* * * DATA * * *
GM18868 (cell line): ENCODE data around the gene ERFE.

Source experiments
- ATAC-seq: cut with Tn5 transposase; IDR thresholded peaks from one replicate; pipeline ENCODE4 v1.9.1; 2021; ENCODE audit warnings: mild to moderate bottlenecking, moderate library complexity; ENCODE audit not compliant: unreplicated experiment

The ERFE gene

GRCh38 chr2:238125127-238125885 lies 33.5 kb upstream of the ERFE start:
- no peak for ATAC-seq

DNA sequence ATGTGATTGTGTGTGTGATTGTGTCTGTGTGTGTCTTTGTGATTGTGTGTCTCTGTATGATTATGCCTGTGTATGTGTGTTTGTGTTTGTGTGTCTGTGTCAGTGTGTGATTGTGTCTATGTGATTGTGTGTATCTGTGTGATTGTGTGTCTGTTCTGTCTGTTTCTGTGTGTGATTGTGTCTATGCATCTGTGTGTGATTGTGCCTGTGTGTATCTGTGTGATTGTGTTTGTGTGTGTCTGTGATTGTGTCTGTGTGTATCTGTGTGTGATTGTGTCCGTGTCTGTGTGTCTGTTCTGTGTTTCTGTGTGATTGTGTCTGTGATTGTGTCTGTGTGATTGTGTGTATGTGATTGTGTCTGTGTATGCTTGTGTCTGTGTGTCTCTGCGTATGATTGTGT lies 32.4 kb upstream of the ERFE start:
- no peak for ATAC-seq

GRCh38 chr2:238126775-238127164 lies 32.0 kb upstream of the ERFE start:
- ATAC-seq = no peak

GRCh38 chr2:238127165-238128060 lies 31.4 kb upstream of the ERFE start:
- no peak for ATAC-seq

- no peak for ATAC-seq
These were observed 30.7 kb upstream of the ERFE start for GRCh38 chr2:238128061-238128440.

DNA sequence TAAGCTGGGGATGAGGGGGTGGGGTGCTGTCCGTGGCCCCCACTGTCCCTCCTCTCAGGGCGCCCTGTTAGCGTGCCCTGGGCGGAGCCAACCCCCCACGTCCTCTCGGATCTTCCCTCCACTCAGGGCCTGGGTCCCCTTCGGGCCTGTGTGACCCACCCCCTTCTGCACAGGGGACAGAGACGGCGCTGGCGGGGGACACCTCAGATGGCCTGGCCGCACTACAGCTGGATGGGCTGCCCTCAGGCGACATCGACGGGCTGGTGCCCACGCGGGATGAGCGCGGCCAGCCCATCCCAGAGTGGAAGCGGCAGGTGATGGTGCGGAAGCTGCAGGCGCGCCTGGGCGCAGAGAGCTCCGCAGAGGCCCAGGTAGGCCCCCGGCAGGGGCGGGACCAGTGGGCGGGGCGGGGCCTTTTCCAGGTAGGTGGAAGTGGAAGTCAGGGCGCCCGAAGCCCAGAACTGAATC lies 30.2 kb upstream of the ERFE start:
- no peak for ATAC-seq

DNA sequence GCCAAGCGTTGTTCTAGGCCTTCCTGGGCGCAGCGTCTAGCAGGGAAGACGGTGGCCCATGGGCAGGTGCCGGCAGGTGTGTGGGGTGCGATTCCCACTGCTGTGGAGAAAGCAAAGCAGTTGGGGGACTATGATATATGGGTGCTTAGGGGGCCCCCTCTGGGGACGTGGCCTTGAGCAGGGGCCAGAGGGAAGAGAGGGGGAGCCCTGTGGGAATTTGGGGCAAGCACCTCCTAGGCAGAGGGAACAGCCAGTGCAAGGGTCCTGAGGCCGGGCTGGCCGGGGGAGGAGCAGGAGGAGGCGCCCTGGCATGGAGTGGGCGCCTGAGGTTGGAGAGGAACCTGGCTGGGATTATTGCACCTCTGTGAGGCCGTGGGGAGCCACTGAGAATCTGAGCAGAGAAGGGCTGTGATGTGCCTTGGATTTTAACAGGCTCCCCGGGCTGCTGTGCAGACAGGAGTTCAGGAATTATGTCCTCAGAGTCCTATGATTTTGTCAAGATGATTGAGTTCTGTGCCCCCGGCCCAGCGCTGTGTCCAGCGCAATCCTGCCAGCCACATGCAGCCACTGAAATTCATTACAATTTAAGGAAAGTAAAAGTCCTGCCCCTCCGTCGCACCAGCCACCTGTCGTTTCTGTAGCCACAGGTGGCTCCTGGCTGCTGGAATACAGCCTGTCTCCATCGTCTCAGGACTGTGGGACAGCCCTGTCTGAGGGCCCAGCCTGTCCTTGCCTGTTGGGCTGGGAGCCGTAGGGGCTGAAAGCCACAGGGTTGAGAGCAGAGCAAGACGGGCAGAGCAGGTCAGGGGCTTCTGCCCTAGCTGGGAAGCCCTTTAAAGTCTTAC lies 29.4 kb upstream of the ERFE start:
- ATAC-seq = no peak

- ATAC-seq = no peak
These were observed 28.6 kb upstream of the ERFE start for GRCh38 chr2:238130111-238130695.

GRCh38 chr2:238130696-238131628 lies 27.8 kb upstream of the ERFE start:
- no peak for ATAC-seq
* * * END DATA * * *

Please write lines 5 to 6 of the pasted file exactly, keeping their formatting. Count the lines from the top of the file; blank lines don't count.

GRCh38 chr2:238125127-238125885 lies 33.5 kb upstream of the ERFE start:
- no peak for ATAC-seq